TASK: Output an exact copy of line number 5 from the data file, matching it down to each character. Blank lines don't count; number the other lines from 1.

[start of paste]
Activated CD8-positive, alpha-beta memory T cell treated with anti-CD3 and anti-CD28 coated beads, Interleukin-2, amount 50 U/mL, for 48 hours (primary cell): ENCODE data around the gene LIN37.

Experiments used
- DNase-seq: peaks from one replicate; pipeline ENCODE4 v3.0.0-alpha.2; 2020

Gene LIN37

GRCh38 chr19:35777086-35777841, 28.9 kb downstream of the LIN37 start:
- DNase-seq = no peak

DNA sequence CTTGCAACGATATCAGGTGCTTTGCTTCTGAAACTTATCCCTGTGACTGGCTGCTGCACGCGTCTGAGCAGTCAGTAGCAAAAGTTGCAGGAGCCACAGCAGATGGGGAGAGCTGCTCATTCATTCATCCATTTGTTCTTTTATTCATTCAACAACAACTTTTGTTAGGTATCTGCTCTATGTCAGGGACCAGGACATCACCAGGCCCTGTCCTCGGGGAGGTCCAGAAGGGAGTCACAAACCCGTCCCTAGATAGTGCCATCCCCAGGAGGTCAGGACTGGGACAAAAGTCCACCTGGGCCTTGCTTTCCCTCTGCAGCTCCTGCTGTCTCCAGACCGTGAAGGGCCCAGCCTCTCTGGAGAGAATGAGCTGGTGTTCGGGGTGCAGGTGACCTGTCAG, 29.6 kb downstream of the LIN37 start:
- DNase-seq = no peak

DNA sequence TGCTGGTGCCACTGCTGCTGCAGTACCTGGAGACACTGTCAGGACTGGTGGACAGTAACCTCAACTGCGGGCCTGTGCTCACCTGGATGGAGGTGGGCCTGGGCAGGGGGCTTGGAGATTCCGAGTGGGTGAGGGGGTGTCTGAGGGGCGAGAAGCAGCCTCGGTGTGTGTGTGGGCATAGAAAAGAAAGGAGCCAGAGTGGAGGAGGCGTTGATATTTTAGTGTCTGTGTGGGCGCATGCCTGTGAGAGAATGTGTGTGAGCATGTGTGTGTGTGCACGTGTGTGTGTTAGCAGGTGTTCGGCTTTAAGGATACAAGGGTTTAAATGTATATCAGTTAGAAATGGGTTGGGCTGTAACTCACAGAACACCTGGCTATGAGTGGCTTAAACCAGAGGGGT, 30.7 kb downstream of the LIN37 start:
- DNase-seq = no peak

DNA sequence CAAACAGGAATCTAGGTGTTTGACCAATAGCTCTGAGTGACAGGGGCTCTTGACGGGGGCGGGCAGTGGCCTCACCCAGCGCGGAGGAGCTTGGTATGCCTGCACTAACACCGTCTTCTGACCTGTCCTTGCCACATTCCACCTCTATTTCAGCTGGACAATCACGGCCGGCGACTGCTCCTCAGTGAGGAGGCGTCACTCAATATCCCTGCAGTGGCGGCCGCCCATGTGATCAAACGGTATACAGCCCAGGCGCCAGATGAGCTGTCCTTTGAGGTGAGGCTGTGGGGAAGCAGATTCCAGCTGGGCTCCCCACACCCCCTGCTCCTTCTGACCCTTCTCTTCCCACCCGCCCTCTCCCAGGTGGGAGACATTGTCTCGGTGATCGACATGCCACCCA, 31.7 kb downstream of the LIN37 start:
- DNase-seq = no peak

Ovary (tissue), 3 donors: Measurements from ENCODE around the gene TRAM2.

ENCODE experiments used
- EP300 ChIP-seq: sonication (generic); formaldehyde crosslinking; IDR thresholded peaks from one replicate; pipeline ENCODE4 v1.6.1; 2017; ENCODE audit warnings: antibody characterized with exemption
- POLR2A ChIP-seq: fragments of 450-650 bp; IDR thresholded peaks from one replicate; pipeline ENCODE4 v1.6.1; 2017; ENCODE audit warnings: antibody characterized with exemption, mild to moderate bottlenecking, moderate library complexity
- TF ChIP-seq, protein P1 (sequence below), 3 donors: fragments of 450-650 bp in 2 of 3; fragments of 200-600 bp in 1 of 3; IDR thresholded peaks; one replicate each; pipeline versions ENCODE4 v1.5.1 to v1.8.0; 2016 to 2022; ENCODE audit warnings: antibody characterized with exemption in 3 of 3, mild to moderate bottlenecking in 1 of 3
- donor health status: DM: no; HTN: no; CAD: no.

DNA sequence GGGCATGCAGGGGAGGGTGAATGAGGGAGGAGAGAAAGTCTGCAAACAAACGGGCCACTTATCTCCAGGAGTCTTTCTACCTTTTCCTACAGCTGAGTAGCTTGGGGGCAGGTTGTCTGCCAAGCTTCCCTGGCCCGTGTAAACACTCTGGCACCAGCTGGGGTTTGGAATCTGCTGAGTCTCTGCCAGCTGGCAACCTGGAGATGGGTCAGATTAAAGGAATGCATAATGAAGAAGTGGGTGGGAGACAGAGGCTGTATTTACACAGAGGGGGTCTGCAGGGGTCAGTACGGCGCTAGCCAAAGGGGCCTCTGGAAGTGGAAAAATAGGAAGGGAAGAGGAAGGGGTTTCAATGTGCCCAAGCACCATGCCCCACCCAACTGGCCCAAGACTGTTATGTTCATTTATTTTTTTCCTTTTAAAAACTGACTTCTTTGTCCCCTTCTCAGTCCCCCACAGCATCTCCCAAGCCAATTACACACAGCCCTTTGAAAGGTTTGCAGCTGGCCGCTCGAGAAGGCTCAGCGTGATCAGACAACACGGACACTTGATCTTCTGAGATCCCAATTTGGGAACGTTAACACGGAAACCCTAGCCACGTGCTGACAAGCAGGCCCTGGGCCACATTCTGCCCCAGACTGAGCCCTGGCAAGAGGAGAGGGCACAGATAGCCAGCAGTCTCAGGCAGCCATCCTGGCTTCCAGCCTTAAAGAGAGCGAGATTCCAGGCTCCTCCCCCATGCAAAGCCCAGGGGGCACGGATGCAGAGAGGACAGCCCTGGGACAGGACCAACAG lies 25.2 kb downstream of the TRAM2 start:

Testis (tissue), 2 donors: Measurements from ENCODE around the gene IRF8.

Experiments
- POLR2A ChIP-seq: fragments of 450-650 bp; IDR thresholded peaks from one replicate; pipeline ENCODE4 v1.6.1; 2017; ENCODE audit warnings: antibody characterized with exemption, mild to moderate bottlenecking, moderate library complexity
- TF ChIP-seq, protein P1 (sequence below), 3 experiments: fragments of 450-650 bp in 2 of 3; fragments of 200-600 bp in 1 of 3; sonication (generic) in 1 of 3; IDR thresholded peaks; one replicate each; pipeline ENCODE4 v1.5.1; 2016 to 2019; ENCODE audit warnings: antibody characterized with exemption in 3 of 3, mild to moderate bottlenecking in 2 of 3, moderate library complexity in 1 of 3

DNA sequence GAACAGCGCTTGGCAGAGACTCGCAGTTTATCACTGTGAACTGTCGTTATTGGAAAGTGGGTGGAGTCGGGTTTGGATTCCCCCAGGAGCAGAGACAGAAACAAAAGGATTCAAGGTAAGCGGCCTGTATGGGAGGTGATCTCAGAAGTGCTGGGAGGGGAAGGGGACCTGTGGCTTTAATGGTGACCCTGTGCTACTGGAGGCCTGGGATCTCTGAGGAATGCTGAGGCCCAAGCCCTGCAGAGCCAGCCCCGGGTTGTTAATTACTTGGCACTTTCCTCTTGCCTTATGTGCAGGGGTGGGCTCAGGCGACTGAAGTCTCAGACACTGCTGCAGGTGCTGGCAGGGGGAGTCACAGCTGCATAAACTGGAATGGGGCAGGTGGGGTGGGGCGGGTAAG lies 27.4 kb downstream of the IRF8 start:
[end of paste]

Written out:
GRCh38 chr19:35777086-35777841, 28.9 kb downstream of the LIN37 start: